Faderman, often referred to as “The Mother of Lesbian History,” came out in a “gay girl bar” in the 1950s. At the time, heteronormativity constrained the community through the strict delineation of butch and femme.
“It was on 8th and Vermont in Los Angeles called The Open Door,” Faderman said. “I walked in and … it was like an epiphany. It all came clear: ‘Yes, this is what I wanted to do; this is who I wanted to be.’”
She’s seen a drastic change in the community as reflected in semantics and the spaces people inhabit. From butch and fluff, to lesbian, to LGBTQ+, she’s seen walls brought down, a change reflected in the role of bars.
“Bars began to disappear for interesting reasons and I know that many women are mourning those bars now,” Faderman said. “They no longer have to exist because that is no longer the only place you can go to be whatever you are: raunchy or butch or whatever you want to do with gender.”
Faderman believes that ultimately people vote with their feet. Blots on a bar’s reputation, like a lawsuit or implications that only lesbians are welcome, could be the last straw. When asked if Blush & Blu should continue the legacy of lesbian bars, Roberts hesitates.
“The word lesbian can categorize and shut off some of our community,” they said. “Everyone needs to feel at home, but it could cut off the branching and building of community in the intersectionality and the engagement of everyone, so I don’t know. It’s hard for me because I don’t want to take away something that someone may need but I also know that gay-presenting males have more open spaces.”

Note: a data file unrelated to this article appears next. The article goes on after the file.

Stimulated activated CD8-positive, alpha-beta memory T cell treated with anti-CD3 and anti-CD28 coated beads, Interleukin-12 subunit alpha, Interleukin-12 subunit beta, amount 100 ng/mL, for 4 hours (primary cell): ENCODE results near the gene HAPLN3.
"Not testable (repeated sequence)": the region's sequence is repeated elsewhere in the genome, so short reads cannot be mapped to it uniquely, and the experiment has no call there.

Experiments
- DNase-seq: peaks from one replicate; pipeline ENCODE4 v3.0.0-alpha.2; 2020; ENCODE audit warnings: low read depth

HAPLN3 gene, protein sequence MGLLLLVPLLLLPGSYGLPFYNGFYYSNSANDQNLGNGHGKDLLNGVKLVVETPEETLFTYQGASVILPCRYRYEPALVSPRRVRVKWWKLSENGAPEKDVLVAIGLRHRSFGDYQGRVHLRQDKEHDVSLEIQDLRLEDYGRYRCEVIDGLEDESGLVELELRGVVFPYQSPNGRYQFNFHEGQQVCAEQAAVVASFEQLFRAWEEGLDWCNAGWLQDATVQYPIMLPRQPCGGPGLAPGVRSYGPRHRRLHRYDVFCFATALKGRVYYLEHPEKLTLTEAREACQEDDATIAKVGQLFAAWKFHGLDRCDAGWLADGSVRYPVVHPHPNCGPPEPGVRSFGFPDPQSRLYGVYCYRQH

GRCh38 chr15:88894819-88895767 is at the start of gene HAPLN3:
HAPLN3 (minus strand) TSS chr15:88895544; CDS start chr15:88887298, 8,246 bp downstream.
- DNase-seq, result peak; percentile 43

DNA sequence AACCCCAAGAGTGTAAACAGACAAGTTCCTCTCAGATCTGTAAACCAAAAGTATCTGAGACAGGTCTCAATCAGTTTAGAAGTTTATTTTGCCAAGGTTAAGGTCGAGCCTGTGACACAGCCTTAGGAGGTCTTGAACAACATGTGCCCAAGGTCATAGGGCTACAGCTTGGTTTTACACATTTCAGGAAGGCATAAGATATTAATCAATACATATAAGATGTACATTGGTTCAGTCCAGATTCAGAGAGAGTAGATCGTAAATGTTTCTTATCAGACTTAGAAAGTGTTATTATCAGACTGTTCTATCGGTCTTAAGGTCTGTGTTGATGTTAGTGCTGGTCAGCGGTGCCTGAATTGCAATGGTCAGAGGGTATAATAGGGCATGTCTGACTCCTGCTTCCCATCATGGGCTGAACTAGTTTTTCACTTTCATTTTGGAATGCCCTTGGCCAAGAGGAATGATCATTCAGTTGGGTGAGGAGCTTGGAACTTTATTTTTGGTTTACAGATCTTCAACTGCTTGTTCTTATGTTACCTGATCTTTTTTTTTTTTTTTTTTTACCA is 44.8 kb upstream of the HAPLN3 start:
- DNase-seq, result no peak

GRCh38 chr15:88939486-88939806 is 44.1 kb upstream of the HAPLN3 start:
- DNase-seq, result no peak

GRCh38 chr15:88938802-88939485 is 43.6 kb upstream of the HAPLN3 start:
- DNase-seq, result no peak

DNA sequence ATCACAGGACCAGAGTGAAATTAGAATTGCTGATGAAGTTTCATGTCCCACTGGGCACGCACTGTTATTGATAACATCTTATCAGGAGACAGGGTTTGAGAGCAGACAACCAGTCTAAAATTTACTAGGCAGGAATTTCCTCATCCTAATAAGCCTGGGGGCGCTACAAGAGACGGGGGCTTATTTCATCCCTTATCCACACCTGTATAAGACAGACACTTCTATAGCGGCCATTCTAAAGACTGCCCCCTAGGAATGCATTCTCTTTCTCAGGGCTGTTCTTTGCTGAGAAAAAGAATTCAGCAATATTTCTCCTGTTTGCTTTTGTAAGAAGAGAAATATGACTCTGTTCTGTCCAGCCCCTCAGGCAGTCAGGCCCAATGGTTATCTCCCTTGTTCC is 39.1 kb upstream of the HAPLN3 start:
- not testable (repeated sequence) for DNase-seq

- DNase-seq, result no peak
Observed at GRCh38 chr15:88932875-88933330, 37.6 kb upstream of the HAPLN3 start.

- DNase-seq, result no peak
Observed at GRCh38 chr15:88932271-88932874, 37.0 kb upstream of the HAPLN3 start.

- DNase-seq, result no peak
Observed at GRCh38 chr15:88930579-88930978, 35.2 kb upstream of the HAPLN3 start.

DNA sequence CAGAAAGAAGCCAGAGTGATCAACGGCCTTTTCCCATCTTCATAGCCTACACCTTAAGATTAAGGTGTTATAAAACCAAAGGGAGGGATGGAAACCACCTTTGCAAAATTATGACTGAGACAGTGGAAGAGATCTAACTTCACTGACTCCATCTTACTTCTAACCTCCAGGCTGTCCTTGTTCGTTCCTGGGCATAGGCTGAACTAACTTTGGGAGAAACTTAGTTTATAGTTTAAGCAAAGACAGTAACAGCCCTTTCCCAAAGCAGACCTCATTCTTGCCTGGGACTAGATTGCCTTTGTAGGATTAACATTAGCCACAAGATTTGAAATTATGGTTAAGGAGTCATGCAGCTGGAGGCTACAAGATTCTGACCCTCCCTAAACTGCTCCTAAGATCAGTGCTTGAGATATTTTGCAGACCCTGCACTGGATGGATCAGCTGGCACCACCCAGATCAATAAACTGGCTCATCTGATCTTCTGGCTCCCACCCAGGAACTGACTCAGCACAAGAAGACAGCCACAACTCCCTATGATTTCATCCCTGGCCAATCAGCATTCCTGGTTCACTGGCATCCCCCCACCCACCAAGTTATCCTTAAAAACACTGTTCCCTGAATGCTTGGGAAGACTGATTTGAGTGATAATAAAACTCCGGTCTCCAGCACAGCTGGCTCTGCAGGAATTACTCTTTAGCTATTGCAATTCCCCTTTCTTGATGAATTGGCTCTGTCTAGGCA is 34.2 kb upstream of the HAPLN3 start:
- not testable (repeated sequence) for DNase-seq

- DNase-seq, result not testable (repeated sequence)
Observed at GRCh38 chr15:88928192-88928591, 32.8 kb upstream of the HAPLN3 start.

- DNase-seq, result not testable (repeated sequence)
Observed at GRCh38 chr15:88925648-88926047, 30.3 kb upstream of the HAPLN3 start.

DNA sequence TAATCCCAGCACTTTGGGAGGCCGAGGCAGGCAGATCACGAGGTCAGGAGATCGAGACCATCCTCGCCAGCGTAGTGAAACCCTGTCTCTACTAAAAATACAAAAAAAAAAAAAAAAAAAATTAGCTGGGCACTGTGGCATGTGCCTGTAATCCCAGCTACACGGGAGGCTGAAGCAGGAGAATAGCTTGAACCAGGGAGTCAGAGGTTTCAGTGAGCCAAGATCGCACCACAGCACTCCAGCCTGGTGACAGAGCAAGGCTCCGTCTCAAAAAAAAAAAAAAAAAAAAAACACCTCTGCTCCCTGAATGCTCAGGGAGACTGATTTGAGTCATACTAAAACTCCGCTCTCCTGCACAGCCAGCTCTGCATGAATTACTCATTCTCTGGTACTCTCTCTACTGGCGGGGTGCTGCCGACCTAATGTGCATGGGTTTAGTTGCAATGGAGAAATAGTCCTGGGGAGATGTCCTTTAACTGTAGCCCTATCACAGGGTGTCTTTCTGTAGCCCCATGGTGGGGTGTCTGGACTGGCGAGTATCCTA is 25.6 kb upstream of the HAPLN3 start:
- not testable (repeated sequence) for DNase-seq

The future of truly free love
In June 2021, Juiccy Misdemeanor performed at Blush & Blu’s first Majestic Melanated Cabaret in celebration of Black pride. The bar has instituted monthly community discussions covering “hidden injustices in the queer community” with topics such as trans rights and Black, queer history.
“People think they’re a lesbian bar but they’re actually a queer bar that attracts the lesbian community,” Roberts said. “I sometimes feel that the queer aspect has been left alone which in turn can have these moments of injustice: ‘It’s a racist place;’ ‘It’s a this;’ ‘It’s a lesbian bar.’ Then you have to fight to say you’re a queer space.”
Although it is still listed as one of the remaining 21 lesbian bars and much of the staff are lesbians, others are transgender and nonbinary. Performers include cisgender men in drag. Many patrons are straight couples avoiding the “meat market” intensity of straight bars. But no matter the fate of Blush & Blu, the debates of inclusivity and intersectionality within queer spaces will continue.
“We know that these conversations can be many things: triggering, traumatic, awkward,” Roberts said. “But I think when you initiate something in a space where it’s not common, that’s a very big step. So I think the movement is there but it needs to be a little more active. Actions speak louder than words. You can say, ‘We do. We stand. We fight,’ but not doing, not standing, not fighting doesn’t work for me. Slowly but surely, they’re fighting.”